Securely seated in a chair designed to slide down stairways, the man was carefully maneuvered to the first floor. Outside, he was transferred to a gurney and secured in the ambulance. As Floyd drove, Gupta and Leavell monitored the man and talked with the emergency room.
It was a well-trained crew. Floyd is an EMT, Gupta is an AEMT and Leavell is an EMT-I, the level that national organizations training emergency responders eliminated.
The national shift has limited the number of crew members receiving the advanced training.
“Both career and volunteer agencies relied on the EMT-I certification level for many years as it was more cost-effective and required less time in training than a traditional paramedic program,” Hillstrom said. “Several years ago the EMT-I curriculum was discontinued and, in my opinion, this is the root cause for the rapid decline in volunteer medics.”
While the EMT-I certification process took about a year, after someone had their AEMT certification, paramedic courses are much more time-intensive.
Piedmont Virginia Community College, like many other colleges, offers a paramedic program that requires five semesters of study, including courses in biology, anatomy, psychology and writing.
For volunteers, a years-long college commitment is too much just to work for free.
“A lot of us who volunteer are [University of Virginia] students and spend days in class and we’re awake all night anyway,” laughed Floyd, a UVa student studying public health, after the crew returned to the CARS headquarters at McIntire Road and the U.S. 250 Bypass.
“I was pre-med at the time and we were pressured to be involved in 101 things and this was one of my 101. I stuck with it because I really love all the people here and I’ve met some of my best friends on the squad.”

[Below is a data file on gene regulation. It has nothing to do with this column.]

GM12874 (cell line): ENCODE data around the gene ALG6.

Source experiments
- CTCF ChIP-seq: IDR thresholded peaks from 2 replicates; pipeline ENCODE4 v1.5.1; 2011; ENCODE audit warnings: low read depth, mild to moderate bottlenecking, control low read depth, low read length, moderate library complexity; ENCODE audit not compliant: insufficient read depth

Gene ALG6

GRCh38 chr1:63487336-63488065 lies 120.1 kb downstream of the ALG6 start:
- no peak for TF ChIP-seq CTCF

For Floyd, two years of paramedic courses is not feasible. Gupta, who will enter medical school next year, feels the same way. He moved up from EMT to AEMT and said he would have considered the extra six months of training to be an EMT-I.
“A friend told me I should get involved, and I listened to him and I loved it,” Gupta said. “I’ve gotten more involved in the agency and got my advanced training. If the intermediate level had still been around, I probably would have done that.”
For Leavell, working, serving as president of the squad and being a mother makes tackling a two-year degree for paramedic certification difficult at best.
“It’s the difference between two to three years for the paramedic and a semester or two for the intermediate. That’s a big difference,” she said. “It’s had an impact on the squad being able to provide ALS service. It’s been a while since we’ve been able to reliably staff a medic-level unit during the day.”
The loss of the top-tier responders led the rescue squad and the localities to adjust priorities and schedules to work closer together.
The city fire department has added one full-time ambulance staffed with crew members with advanced emergency medical training. Another ambulance currently runs weekdays but is entirely funded by medic-level personnel working overtime.
The dearth of CARS crews able to run medic-level calls led to the city’s fire department running the weekday ambulance more often, incurring more overtime costs. The city fire department is seeking additional funds to hire more paramedic-level firefighters to staff the ambulances, but the request has not been recommended for approval by city officials.
County fire and rescue officials have retrained personnel and added paramedic staff and equipment to several fire stations in the county and hope to add additional personnel in the next budget season.
Hillstrom supports the moves.
“Consistent volunteer paramedic staffing, unfortunately, is on a rapid decline across our nation, but there are many opportunities for a volunteer agency to still contribute to that level of service,” he said. “For example, many volunteer agencies have hired or contracted their own paramedics to make up the void. Some localities combine their paramedics with volunteer BLS crews, which is by far the most fiscally responsible way to provide ALS service.”
In the meantime, CARS crews will continue coming when the public calls, squad members said.
“We’re a robust BLS agency. We have a lot of great volunteers from the community and especially from the university and we have a lot of applications, so the staffing is there,” Leavell said. “We’re not going away. We will be available when we’re needed.”